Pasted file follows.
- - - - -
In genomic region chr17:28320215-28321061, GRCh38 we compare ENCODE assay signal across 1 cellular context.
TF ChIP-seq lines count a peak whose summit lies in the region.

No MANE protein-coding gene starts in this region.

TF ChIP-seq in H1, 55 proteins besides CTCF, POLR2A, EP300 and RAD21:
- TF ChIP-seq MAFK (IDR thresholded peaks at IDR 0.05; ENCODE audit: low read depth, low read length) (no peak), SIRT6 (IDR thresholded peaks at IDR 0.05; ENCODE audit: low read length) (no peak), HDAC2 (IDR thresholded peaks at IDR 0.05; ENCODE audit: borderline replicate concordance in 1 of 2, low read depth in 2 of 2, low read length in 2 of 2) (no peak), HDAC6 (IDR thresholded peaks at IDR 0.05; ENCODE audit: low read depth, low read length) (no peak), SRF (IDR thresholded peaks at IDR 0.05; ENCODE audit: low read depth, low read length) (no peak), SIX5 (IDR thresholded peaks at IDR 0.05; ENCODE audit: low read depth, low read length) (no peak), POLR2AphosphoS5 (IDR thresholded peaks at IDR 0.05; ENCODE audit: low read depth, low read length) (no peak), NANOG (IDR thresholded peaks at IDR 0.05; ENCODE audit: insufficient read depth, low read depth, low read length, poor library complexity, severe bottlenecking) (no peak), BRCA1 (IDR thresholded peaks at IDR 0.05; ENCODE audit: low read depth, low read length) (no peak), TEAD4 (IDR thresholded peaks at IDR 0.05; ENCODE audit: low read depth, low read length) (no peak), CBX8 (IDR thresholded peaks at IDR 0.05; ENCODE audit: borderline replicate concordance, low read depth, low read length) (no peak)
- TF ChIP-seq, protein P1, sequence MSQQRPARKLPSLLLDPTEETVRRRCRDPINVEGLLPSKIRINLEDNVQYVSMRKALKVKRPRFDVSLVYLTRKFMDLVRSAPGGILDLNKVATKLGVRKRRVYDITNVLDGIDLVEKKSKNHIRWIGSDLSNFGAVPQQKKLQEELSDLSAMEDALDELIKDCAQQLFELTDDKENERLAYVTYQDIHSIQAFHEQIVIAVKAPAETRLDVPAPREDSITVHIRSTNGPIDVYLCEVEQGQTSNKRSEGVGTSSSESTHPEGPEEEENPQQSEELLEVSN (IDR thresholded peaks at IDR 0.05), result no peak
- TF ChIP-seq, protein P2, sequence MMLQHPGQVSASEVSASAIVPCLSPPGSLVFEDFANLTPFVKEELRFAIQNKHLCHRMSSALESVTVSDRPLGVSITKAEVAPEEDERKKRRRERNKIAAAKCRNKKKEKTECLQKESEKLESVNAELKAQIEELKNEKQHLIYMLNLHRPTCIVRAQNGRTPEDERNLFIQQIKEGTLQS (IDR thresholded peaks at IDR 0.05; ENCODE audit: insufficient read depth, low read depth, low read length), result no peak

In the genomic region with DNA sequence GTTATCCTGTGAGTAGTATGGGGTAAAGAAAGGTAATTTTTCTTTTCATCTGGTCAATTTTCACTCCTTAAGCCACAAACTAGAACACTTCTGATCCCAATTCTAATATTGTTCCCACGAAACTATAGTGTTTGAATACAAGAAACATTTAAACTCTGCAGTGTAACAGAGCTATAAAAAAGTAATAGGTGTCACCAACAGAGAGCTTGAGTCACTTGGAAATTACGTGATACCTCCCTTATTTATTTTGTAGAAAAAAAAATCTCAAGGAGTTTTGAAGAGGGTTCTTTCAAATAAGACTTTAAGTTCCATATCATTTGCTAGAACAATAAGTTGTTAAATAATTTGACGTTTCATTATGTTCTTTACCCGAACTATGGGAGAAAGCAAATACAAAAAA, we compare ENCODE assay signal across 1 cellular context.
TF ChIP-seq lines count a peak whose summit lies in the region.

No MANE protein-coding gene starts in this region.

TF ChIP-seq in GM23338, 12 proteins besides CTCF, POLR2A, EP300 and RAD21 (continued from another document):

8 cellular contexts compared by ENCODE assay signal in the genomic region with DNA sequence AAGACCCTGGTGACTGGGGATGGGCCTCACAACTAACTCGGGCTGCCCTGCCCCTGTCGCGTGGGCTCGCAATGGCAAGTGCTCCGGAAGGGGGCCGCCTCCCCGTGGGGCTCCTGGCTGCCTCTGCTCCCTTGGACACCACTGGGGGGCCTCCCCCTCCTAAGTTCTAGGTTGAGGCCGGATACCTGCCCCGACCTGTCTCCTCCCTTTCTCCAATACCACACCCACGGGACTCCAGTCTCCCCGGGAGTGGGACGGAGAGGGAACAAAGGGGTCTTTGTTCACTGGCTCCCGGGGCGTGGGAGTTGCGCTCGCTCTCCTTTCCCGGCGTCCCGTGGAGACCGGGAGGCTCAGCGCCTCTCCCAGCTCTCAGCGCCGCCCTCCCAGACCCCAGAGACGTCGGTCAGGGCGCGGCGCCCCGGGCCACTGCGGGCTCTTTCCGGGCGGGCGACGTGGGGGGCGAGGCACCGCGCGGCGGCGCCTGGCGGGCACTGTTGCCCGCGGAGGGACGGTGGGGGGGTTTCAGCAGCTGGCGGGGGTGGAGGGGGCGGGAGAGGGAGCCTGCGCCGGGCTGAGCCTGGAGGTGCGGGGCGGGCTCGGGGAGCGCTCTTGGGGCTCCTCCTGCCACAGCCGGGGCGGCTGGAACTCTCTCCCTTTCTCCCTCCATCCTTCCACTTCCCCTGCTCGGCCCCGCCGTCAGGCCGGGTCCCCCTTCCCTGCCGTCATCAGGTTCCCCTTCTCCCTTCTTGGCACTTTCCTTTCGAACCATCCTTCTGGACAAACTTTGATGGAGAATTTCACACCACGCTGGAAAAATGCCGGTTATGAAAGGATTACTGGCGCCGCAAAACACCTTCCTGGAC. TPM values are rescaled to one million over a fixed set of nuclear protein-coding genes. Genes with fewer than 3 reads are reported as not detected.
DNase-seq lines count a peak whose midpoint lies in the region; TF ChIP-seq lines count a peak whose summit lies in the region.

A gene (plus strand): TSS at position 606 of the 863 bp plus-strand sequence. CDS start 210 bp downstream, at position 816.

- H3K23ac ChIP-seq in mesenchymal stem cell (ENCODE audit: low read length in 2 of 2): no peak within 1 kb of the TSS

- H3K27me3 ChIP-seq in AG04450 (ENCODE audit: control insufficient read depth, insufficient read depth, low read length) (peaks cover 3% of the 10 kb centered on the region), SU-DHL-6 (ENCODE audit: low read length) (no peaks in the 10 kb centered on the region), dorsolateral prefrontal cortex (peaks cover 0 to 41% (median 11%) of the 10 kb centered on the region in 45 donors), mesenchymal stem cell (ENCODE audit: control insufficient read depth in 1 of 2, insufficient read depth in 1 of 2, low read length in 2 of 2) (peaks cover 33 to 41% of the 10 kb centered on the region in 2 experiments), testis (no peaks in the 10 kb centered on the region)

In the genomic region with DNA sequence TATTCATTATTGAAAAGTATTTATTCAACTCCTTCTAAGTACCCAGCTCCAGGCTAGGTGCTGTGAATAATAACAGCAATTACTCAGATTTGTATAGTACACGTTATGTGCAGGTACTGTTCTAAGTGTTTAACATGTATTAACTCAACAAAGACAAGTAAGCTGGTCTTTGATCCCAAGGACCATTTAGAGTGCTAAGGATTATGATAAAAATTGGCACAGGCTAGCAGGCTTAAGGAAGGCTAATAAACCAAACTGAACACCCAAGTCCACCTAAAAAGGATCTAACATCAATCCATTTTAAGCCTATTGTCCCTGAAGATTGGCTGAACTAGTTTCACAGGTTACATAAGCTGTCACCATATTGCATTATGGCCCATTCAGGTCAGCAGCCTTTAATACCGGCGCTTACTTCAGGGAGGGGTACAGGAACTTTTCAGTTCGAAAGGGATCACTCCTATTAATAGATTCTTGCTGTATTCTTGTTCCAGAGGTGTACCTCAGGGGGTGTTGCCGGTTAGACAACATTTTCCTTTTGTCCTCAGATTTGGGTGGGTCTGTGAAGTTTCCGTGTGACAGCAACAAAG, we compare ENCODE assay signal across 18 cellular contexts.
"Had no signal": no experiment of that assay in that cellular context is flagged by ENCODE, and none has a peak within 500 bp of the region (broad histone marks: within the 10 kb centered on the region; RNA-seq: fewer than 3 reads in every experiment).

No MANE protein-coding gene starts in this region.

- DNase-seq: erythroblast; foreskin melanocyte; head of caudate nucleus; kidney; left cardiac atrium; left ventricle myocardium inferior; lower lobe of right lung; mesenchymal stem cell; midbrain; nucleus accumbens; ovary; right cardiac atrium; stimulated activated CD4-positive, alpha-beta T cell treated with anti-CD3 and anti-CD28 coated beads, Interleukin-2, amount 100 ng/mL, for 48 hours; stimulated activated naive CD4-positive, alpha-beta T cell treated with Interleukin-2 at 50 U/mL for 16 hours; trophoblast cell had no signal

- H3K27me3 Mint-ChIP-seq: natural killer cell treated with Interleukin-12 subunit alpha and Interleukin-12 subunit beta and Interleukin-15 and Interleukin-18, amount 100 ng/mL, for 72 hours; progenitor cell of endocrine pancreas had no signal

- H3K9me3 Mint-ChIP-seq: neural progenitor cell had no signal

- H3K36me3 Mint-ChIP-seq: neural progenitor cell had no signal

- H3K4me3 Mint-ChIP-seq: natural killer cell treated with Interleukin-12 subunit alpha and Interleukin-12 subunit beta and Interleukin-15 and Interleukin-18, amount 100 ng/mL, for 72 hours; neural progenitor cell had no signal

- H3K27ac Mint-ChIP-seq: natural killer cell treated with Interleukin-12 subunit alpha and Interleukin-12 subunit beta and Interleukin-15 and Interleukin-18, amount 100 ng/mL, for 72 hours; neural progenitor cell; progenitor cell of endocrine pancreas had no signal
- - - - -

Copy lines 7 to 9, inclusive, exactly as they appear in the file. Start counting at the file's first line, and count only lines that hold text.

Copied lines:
- TF ChIP-seq, protein P2, sequence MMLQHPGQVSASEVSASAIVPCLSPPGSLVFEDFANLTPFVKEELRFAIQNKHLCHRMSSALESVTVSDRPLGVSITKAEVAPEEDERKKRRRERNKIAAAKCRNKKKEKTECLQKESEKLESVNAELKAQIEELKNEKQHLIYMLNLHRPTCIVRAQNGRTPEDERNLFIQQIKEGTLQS (IDR thresholded peaks at IDR 0.05; ENCODE audit: insufficient read depth, low read depth, low read length), result no peak

In the genomic region with DNA sequence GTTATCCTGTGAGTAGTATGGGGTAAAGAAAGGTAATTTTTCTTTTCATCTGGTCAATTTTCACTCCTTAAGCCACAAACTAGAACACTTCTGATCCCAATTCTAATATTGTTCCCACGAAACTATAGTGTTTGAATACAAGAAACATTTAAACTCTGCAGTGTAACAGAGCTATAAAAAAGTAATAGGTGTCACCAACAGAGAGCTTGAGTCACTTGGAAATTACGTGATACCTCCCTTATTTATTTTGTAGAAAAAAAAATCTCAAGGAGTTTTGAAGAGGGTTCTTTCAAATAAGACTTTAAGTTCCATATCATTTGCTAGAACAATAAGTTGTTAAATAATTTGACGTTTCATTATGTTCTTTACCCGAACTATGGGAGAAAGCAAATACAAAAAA, we compare ENCODE assay signal across 1 cellular context.
TF ChIP-seq lines count a peak whose summit lies in the region.